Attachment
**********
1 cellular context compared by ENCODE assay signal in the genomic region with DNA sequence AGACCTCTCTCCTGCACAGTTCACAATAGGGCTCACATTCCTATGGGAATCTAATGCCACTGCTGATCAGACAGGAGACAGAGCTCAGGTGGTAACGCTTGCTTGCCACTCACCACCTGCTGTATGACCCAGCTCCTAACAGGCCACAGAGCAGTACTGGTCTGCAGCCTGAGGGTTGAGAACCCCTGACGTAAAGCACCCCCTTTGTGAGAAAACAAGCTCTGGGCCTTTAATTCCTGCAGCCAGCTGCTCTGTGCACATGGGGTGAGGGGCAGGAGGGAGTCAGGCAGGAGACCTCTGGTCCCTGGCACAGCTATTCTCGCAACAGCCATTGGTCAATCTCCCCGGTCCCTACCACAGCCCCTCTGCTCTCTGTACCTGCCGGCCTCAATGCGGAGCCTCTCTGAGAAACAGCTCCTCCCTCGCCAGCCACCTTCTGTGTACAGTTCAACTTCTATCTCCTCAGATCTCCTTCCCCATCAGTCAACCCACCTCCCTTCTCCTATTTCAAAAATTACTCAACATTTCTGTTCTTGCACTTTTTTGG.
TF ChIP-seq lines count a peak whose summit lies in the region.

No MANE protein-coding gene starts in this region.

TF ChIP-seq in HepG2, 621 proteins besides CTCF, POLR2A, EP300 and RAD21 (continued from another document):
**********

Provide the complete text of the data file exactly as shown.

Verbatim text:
1 cellular context compared by ENCODE assay signal in the genomic region with DNA sequence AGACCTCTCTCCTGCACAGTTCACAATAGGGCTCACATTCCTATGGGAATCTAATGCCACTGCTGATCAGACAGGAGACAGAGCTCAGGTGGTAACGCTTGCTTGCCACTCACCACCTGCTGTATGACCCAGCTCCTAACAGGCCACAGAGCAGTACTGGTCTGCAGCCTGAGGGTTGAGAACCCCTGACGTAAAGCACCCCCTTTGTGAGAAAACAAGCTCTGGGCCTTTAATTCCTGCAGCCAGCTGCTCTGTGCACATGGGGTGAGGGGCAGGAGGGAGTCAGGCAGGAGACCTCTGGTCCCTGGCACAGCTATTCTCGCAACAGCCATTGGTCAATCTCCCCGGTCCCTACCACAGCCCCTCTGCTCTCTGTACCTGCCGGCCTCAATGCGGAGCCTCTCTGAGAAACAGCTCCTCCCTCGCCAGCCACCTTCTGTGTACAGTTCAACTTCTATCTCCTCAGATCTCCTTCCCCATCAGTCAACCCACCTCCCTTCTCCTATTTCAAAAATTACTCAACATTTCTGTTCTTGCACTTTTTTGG.
TF ChIP-seq lines count a peak whose summit lies in the region.

No MANE protein-coding gene starts in this region.

TF ChIP-seq in HepG2, 621 proteins besides CTCF, POLR2A, EP300 and RAD21 (continued from another document):